It will be better if the Government also includes advance tax on capital gains payable by employees in its Circular on deferment of advance tax for FBT on ESOPs
The Finance Act, 2007 introduced Fringe Benefit Tax (FBT) on securities or sweat equity shares transferred or allotted by employers under Employee Stock Option Plans. The FBT is to be paid on the Fair Market Value (FMV) of the shares on the date of vesting of the stock option minus the price paid by the employee for such securities or shares.
The method of determining the FMV is to be prescribed by the Government. The rules are, however, yet to be notified.
The Government has extended the due date for payment of the first and second instalments of advance FBT payable by the employer to December 15, 2007.
As a result, the non-payment of advance tax till that date will not attract interest under Section 234C of the Income-Tax Act, 1961 on the employer-companies.
The employees acquire securities/shares upon exercise of the stock options. Any gain arising upon transfer/sale of the shares is liable to capital gains tax.
The employee is liable to pay advance tax on such capital gains in three instalments by September 15, December 15 and March 15 of the fiscal year. If the employee does not pay the requisite percentage of advance tax within the said dates, he incurs liability to pay interest under Section 234C.
The capital gain on the sale/transfer of shares by the employee is to be computed at sale price minus the FMV of the shares on the vesting date (that is, the FMV considered by the employer in computing FBT).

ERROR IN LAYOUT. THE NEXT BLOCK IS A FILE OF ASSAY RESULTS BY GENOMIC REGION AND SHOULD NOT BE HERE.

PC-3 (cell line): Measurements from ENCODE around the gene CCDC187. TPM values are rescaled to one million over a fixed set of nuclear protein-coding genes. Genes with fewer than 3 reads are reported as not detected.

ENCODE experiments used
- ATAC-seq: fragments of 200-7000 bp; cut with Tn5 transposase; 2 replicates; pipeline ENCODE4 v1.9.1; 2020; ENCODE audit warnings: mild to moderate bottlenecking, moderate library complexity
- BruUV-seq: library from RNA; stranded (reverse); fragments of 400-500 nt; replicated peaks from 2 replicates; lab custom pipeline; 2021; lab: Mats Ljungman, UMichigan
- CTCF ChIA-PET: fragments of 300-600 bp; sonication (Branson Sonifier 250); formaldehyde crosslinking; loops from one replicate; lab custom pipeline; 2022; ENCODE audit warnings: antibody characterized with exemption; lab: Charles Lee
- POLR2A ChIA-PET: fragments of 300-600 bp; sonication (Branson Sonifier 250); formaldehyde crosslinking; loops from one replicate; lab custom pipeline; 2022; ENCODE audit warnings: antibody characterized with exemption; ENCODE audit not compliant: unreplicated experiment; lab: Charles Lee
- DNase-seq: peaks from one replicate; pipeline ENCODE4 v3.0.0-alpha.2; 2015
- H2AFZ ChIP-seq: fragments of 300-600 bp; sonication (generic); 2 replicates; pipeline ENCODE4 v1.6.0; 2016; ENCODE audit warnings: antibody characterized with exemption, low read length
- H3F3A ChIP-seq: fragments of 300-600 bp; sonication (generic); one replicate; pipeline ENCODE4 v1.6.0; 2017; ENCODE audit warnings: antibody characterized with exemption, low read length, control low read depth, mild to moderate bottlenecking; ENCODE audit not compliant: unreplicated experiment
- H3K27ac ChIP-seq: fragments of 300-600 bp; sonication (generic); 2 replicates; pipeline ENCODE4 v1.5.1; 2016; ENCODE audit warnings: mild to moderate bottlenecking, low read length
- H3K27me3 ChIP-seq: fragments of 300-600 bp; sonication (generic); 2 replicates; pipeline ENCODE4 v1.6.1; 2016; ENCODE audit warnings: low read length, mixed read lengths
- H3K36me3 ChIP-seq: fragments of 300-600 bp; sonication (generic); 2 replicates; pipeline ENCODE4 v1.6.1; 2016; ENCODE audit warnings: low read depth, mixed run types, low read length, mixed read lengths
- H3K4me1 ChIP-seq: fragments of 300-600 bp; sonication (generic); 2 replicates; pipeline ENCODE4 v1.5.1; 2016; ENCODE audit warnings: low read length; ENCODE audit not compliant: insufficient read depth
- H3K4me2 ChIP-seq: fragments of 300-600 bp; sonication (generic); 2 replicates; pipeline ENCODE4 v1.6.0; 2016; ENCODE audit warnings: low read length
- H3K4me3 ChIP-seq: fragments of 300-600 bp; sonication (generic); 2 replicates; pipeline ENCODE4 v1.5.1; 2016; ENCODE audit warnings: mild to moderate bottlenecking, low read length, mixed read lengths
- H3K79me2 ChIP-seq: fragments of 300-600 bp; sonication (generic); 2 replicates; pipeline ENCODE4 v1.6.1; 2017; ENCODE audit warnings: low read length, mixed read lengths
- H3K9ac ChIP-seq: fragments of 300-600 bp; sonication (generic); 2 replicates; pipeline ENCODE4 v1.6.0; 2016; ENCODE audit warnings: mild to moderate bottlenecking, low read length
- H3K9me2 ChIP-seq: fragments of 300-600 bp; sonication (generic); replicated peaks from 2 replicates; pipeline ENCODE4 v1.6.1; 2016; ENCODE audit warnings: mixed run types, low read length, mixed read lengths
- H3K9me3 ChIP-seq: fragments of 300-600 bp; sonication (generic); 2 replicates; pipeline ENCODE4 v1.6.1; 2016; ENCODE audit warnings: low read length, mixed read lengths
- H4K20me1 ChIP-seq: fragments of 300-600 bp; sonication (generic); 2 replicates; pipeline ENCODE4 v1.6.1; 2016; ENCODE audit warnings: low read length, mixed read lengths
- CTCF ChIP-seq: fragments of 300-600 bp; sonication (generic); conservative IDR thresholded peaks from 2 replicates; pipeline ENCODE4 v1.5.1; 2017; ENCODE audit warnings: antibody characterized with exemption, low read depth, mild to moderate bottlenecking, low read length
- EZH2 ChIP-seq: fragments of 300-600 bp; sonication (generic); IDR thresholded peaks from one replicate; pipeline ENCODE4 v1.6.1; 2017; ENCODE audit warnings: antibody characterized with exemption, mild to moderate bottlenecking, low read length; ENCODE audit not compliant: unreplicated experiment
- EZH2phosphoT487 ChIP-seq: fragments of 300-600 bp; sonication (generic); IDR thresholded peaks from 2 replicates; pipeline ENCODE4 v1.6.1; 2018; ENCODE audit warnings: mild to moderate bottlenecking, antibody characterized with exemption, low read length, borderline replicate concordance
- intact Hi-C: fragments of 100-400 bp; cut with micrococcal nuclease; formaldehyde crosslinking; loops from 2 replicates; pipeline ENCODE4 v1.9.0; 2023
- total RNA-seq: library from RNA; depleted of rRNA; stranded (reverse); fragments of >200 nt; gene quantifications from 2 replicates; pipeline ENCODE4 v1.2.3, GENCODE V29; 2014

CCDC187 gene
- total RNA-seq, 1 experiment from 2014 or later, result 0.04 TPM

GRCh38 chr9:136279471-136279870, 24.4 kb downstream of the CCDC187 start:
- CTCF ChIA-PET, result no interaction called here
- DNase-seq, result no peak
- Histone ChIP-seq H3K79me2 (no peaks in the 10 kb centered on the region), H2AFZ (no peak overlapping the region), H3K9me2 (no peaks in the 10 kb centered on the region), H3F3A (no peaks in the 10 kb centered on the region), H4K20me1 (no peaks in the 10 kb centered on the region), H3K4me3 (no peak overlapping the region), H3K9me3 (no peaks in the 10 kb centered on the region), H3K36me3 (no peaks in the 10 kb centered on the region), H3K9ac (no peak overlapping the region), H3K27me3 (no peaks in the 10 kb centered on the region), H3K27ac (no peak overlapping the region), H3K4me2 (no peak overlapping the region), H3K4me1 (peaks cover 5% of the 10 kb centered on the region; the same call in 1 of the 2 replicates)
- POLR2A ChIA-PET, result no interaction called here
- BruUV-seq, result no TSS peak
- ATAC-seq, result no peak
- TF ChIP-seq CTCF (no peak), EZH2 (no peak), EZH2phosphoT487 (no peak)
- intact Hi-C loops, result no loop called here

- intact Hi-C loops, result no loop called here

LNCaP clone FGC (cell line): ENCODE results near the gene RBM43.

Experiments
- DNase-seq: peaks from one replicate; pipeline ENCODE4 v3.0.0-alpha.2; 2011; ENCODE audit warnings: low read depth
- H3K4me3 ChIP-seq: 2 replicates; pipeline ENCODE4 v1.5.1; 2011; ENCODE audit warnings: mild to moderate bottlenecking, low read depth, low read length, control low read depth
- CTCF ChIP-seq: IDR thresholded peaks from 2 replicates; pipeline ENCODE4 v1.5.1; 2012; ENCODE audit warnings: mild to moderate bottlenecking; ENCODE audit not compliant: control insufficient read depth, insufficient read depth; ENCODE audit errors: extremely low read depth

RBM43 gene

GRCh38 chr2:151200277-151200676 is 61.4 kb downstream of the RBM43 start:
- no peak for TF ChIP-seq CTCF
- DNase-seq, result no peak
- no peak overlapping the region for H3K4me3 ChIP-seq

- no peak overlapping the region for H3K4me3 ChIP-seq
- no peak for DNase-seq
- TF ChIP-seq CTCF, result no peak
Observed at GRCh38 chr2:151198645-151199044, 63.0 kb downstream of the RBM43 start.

The Government press note extending the due date for advance tax mentions only about the FBT payable by the employer, but does not say anything about the capital gains tax payable by the employees.
The question is whether the employees will have to pay interest if they do not pay their first instalment of advance capital gains tax by September 15, 2007. The answer is No.
Just as the employer cannot compute the FBT in the absence of the rules determining the FMV of the shares, the employee also cannot compute his capital gains tax in the absence of such FMV.
It is a cardinal principle of taxation law, supported by a plethora of court decisions, that where the machinery provision of a tax law is absent, the charging provision cannot be applied.
While capital gains tax is leviable through the charging provision, the computation of the tax is governed by the machinery provisions. The FMV being a part and parcel of the machinery provision in this case, the absence of the rules for determining FMV makes the charging provision for computing capital gains inapplicable.
Therefore the employees will not be required to pay capital gains tax on sale of such shares, till such time the rules for FMV are prescribed.
However, it will be better if the Government also includes advance tax on capital gains payable by employees in its Circular on deferment of advance tax for FBT on ESOPs. This will clear any ambiguity in this matter and save litigation in future.
(The author is Executive Director, PricewaterhouseCoopers. )